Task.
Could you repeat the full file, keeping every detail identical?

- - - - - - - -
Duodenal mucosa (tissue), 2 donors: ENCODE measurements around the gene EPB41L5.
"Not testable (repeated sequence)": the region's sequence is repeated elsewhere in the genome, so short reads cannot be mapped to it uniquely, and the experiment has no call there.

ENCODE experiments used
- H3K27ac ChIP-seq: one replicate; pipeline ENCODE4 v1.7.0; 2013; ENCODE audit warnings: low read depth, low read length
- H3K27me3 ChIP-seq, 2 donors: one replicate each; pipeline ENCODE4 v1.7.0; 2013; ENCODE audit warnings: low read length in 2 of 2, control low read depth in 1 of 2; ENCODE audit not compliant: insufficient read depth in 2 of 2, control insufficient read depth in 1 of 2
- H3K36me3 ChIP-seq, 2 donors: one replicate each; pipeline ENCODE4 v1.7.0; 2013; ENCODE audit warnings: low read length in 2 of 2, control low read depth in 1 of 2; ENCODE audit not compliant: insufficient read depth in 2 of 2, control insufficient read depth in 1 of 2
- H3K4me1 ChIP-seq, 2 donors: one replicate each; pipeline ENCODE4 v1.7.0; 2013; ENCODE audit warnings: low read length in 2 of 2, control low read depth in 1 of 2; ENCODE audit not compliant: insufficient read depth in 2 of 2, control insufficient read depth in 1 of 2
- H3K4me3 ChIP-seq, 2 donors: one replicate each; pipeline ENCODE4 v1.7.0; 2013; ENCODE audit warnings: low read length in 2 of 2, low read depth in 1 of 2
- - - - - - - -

Duodenal mucosa (tissue), 2 donors: ENCODE measurements around the gene EPB41L5.
"Not testable (repeated sequence)": the region's sequence is repeated elsewhere in the genome, so short reads cannot be mapped to it uniquely, and the experiment has no call there.

ENCODE experiments used
- H3K27ac ChIP-seq: one replicate; pipeline ENCODE4 v1.7.0; 2013; ENCODE audit warnings: low read depth, low read length
- H3K27me3 ChIP-seq, 2 donors: one replicate each; pipeline ENCODE4 v1.7.0; 2013; ENCODE audit warnings: low read length in 2 of 2, control low read depth in 1 of 2; ENCODE audit not compliant: insufficient read depth in 2 of 2, control insufficient read depth in 1 of 2
- H3K36me3 ChIP-seq, 2 donors: one replicate each; pipeline ENCODE4 v1.7.0; 2013; ENCODE audit warnings: low read length in 2 of 2, control low read depth in 1 of 2; ENCODE audit not compliant: insufficient read depth in 2 of 2, control insufficient read depth in 1 of 2
- H3K4me1 ChIP-seq, 2 donors: one replicate each; pipeline ENCODE4 v1.7.0; 2013; ENCODE audit warnings: low read length in 2 of 2, control low read depth in 1 of 2; ENCODE audit not compliant: insufficient read depth in 2 of 2, control insufficient read depth in 1 of 2
- H3K4me3 ChIP-seq, 2 donors: one replicate each; pipeline ENCODE4 v1.7.0; 2013; ENCODE audit warnings: low read length in 2 of 2, low read depth in 1 of 2